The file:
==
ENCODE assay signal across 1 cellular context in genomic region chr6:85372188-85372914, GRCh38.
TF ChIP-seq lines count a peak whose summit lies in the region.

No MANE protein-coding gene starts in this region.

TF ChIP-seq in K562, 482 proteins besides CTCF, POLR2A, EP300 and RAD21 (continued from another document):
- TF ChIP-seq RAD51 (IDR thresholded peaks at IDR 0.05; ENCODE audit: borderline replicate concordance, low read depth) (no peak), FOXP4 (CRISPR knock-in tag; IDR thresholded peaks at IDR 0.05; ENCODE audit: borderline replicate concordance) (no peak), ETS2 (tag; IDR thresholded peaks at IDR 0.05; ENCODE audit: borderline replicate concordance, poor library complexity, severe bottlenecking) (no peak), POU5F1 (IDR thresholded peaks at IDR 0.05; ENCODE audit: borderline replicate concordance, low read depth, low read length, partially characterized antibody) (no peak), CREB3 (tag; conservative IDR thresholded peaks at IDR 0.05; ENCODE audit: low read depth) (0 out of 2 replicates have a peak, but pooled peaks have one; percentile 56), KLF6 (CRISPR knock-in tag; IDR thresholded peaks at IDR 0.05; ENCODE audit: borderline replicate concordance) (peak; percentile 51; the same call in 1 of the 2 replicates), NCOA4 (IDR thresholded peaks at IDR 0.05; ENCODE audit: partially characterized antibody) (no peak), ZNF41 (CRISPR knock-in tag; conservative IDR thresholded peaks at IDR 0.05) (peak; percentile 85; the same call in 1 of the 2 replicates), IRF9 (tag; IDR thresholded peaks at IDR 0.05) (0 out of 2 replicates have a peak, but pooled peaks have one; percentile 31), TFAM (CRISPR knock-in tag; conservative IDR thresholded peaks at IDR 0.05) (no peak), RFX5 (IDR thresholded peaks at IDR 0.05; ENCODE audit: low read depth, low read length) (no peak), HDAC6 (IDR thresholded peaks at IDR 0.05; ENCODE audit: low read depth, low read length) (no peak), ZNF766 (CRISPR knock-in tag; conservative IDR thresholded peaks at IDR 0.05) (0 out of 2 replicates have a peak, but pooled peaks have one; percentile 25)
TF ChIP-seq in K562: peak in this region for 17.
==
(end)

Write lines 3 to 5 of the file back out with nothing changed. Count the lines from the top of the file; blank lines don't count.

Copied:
No MANE protein-coding gene starts in this region.

TF ChIP-seq in K562, 482 proteins besides CTCF, POLR2A, EP300 and RAD21 (continued from another document):
- TF ChIP-seq RAD51 (IDR thresholded peaks at IDR 0.05; ENCODE audit: borderline replicate concordance, low read depth) (no peak), FOXP4 (CRISPR knock-in tag; IDR thresholded peaks at IDR 0.05; ENCODE audit: borderline replicate concordance) (no peak), ETS2 (tag; IDR thresholded peaks at IDR 0.05; ENCODE audit: borderline replicate concordance, poor library complexity, severe bottlenecking) (no peak), POU5F1 (IDR thresholded peaks at IDR 0.05; ENCODE audit: borderline replicate concordance, low read depth, low read length, partially characterized antibody) (no peak), CREB3 (tag; conservative IDR thresholded peaks at IDR 0.05; ENCODE audit: low read depth) (0 out of 2 replicates have a peak, but pooled peaks have one; percentile 56), KLF6 (CRISPR knock-in tag; IDR thresholded peaks at IDR 0.05; ENCODE audit: borderline replicate concordance) (peak; percentile 51; the same call in 1 of the 2 replicates), NCOA4 (IDR thresholded peaks at IDR 0.05; ENCODE audit: partially characterized antibody) (no peak), ZNF41 (CRISPR knock-in tag; conservative IDR thresholded peaks at IDR 0.05) (peak; percentile 85; the same call in 1 of the 2 replicates), IRF9 (tag; IDR thresholded peaks at IDR 0.05) (0 out of 2 replicates have a peak, but pooled peaks have one; percentile 31), TFAM (CRISPR knock-in tag; conservative IDR thresholded peaks at IDR 0.05) (no peak), RFX5 (IDR thresholded peaks at IDR 0.05; ENCODE audit: low read depth, low read length) (no peak), HDAC6 (IDR thresholded peaks at IDR 0.05; ENCODE audit: low read depth, low read length) (no peak), ZNF766 (CRISPR knock-in tag; conservative IDR thresholded peaks at IDR 0.05) (0 out of 2 replicates have a peak, but pooled peaks have one; percentile 25)